It’s back to that first mover disadvantage and having to educate the market- educating them on something that’s a moving target right now.



1:01:037 How the Cybersecurity Industry Should Change


It’s difficult. What is one long overdue industry change you’d like to see?


I would probably say the mindset around innovation. I find the industry to be quite divided about the value cybersecurity startups offer. You often talk to security practitioners and security leaders and hear a lot of disillusionment- sometimes even negativity towards security startups. They see VCs pumping money into the industry and see so many startups.

I want us to be more welcoming towards innovation in the industry. The reality is that the number of cybersecurity attacks is growing, and the complexity of different environments is growing. We need more security people and practitioners who are willing to take risks, to propose different ways of solving a problem, and are willing to come out and say, “There is actually a better way, and this is something I have built.” The attitude towards startups outside of the startup community has to change.

The other thing that I believe has to happen is more people who are not security practitioners talking about cybersecurity. RSA is a great example, it’s coming up and there is a lot of excitement about the event. I want to see panels where somebody from sales, partnerships, or finance brings up the importance of cybersecurity from their perspective. There is an echo chamber effect when we have a bunch of security practitioners come into a room and talk about how important security is and how we need to invest in it more.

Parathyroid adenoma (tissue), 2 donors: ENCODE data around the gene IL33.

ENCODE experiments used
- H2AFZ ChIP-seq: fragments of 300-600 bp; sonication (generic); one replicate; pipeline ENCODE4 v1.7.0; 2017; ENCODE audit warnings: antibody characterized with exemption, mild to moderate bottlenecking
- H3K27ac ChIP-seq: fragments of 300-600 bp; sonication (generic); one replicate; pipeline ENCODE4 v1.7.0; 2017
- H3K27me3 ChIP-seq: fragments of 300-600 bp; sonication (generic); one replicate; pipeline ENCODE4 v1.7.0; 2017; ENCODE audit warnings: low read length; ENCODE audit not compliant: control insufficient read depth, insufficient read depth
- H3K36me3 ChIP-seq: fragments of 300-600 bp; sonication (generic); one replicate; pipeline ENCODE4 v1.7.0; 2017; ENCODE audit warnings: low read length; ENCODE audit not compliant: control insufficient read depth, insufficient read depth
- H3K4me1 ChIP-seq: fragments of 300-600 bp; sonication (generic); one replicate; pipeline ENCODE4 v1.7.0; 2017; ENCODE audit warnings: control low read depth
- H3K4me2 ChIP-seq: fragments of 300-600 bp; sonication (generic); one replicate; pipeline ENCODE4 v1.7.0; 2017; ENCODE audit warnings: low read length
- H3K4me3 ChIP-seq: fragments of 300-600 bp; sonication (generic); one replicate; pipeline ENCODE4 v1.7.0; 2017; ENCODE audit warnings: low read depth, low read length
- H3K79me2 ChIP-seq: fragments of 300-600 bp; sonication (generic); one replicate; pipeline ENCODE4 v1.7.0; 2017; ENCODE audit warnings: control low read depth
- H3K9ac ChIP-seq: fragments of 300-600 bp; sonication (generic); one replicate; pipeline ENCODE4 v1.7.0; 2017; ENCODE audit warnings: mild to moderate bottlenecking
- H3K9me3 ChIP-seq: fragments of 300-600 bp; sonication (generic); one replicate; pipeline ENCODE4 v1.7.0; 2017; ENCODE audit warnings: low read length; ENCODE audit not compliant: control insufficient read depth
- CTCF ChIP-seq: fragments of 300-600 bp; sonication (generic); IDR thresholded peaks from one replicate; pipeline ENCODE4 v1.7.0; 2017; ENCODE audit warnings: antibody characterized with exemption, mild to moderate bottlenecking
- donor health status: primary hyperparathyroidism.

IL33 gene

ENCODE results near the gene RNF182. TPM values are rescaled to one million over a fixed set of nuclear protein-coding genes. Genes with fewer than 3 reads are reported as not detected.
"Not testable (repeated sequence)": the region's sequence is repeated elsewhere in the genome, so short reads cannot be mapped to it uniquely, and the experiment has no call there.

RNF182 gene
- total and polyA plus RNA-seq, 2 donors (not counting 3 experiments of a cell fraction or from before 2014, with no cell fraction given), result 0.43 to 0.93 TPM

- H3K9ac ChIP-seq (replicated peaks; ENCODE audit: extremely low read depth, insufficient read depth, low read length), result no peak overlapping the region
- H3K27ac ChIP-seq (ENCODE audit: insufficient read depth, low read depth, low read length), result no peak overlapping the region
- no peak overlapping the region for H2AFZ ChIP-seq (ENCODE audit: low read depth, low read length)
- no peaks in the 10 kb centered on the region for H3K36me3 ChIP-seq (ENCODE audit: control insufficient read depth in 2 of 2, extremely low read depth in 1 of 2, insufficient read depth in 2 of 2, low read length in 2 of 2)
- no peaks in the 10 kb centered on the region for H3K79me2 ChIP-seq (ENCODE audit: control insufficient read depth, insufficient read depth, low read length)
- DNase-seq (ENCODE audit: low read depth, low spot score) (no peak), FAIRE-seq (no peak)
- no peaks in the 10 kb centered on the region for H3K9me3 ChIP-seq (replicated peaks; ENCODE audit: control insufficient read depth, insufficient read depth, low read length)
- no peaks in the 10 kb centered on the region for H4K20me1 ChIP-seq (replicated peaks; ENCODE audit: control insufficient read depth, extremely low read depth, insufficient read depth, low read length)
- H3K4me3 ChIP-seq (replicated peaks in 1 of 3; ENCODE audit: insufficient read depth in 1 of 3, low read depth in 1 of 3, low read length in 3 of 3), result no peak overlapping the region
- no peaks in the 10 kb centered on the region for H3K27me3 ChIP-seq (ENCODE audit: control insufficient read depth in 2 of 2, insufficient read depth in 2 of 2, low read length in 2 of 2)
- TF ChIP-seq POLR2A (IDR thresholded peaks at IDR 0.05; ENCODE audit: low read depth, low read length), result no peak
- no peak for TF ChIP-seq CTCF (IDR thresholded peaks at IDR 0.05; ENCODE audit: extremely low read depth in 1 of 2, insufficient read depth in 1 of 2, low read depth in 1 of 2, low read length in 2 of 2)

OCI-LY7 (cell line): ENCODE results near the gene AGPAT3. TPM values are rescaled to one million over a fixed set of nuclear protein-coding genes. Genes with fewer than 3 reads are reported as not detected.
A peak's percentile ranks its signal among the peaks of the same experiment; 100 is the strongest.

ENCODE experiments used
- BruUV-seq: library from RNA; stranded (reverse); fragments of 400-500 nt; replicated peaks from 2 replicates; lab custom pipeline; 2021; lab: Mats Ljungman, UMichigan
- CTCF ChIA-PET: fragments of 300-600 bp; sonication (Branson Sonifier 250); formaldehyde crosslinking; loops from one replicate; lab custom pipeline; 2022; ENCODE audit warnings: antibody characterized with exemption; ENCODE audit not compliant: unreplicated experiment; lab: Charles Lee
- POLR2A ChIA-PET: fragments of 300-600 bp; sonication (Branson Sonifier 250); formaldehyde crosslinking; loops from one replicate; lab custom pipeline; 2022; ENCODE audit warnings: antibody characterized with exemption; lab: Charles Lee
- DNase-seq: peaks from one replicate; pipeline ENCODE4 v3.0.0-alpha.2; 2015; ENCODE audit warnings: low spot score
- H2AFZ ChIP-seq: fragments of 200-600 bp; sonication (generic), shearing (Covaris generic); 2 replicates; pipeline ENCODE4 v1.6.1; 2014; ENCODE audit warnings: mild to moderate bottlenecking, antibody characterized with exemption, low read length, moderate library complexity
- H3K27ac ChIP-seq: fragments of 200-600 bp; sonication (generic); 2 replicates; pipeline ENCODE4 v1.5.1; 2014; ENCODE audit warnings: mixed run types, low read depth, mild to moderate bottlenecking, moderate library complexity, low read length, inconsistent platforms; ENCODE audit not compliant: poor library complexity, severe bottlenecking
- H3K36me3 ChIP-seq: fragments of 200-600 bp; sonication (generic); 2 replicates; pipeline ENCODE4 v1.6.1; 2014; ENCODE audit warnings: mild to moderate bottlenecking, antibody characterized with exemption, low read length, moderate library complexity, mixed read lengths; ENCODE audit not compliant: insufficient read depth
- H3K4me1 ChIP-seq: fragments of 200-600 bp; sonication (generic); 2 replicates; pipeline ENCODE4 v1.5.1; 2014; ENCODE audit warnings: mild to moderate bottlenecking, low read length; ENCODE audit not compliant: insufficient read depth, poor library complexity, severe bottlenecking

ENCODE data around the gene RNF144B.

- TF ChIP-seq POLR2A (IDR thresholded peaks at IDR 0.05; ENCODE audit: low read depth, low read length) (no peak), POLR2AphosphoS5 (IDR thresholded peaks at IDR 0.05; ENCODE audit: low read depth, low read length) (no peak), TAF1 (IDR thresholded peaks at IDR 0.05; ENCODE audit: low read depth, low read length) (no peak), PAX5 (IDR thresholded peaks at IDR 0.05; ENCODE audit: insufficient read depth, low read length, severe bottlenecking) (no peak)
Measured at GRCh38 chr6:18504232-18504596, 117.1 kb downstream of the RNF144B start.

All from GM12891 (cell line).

Everybody has to care about security. For that to happen, we need people who are not security practitioners to echo the message, amplifying it and spreading it across their organizations.

1:03:57 Closing


At the end of your book, you say, “We need people crazy enough to do the work to push the industry forward, but smart enough not to get stuck in the echo chambers of investors, power users, and those who think that the industry will look the same in 20 years, just with more consolidation. We need doers, we need dreamers, and we need builders.”

I think that sums it up. On that note, Ross, thanks for writing this book. For anyone that’s thinking about starting a cyber company or is early in their journey, or if you’re an investor, you should read the book. It’s on Amazon.

Ross, thanks for your continued contributions to the ecosystem.


Thank you so much. It’s been a pleasure.

Ernie Bio

All right. Best of luck in 2024 and beyond. Thanks.

Ross Haleliuk

Likewise. Thanks, Ernie.